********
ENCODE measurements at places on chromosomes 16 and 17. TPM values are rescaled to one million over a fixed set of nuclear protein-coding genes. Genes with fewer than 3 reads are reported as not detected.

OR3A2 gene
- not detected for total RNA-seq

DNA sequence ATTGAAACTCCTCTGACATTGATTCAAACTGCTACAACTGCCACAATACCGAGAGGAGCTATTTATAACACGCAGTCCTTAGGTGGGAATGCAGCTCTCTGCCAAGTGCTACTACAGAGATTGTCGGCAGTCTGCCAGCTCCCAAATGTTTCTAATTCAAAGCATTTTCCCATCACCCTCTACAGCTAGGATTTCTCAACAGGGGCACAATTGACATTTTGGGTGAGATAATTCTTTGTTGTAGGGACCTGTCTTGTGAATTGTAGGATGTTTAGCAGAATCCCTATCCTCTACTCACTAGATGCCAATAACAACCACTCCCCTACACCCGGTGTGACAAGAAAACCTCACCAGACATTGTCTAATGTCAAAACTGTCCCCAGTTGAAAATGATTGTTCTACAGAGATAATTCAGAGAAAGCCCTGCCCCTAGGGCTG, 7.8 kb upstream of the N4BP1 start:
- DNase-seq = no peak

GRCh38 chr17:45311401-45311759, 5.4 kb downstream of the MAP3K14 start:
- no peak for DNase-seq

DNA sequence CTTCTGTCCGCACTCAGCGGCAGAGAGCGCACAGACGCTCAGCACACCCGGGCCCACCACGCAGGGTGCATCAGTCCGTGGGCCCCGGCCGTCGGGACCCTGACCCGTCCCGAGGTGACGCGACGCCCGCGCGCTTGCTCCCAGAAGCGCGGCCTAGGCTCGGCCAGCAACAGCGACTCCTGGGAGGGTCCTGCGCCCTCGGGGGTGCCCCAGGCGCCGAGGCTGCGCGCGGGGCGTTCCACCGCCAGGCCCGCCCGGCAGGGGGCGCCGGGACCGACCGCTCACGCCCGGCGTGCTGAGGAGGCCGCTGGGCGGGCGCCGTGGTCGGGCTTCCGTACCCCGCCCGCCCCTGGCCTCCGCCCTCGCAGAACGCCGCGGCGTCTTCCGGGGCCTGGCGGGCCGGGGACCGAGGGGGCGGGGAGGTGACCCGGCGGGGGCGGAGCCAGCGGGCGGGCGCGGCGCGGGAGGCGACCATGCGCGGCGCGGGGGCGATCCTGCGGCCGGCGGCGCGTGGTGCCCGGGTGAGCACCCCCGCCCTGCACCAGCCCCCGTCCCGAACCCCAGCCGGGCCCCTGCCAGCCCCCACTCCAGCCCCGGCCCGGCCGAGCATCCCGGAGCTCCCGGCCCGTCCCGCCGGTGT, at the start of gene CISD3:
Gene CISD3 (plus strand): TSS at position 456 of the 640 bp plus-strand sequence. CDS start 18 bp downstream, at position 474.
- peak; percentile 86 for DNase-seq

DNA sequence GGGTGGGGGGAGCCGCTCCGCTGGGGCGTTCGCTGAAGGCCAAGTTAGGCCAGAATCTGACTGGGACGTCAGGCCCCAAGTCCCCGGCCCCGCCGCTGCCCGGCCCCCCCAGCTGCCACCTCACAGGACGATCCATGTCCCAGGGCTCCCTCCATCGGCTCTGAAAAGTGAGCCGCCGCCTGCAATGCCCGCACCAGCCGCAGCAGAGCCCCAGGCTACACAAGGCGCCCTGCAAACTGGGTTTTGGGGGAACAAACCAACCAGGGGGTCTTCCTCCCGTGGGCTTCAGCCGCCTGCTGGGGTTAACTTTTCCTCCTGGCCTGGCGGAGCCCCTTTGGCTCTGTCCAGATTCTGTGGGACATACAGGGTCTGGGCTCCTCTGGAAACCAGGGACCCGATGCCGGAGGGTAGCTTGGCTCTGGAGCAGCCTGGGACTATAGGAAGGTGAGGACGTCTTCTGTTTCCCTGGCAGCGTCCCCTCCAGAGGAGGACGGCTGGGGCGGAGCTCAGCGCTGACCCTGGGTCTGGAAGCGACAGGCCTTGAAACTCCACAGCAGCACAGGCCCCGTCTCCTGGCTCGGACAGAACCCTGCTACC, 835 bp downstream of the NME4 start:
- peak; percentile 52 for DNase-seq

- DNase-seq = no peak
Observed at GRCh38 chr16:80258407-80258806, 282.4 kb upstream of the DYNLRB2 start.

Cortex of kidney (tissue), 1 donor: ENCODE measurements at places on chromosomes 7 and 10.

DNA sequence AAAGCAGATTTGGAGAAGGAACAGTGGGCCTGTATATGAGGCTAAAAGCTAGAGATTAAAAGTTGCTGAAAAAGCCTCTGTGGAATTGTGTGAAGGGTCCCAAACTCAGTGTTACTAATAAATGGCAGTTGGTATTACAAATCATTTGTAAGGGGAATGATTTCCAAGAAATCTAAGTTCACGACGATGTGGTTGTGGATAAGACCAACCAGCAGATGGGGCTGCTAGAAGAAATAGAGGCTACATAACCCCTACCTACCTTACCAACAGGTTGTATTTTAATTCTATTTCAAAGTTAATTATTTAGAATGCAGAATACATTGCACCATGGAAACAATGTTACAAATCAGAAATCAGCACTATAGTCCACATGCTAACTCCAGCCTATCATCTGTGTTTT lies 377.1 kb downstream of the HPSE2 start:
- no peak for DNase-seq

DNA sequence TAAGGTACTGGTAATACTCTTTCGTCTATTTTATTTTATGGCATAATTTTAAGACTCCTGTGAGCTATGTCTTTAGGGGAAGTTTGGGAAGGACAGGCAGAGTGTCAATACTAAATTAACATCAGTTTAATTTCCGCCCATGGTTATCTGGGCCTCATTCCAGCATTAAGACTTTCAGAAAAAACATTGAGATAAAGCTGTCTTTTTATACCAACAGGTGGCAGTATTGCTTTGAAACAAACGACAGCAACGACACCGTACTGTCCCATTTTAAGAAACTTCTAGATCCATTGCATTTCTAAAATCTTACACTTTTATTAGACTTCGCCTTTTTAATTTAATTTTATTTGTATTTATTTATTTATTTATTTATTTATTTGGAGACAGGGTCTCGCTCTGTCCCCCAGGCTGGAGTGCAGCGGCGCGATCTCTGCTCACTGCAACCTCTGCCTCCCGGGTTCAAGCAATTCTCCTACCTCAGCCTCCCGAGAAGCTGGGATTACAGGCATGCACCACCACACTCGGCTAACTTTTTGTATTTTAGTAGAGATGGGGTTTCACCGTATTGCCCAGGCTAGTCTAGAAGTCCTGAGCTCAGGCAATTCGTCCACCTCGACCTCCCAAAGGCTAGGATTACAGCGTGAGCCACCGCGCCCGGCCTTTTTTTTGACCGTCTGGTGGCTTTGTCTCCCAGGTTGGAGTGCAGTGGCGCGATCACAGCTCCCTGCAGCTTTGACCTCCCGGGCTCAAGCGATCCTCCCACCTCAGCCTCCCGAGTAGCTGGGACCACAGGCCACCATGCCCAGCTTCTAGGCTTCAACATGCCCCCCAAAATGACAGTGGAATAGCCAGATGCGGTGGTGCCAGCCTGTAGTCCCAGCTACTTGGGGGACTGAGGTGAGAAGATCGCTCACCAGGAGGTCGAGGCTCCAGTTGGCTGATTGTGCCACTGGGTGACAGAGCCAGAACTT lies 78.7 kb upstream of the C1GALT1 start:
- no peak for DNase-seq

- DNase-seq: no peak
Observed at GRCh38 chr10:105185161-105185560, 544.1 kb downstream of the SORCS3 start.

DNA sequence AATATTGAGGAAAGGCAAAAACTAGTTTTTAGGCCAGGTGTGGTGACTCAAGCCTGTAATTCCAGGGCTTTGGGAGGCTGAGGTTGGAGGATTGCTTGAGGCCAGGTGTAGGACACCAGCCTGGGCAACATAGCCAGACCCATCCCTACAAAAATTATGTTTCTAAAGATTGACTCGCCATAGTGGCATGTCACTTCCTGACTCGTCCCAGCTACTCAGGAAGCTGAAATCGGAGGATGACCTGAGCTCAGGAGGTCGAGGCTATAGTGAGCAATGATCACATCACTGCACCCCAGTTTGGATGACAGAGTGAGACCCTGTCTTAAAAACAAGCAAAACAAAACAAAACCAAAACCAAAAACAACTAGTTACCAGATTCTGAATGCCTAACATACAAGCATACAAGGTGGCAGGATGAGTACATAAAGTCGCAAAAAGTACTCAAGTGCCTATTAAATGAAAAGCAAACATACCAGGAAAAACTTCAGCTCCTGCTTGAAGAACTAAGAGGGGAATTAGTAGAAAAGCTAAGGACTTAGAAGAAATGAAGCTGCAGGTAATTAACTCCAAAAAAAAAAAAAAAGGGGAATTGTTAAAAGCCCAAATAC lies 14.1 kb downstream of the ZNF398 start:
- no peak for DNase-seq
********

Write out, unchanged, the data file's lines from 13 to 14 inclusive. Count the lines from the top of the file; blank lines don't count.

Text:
- DNase-seq = no peak
Observed at GRCh38 chr16:80258407-80258806, 282.4 kb upstream of the DYNLRB2 start.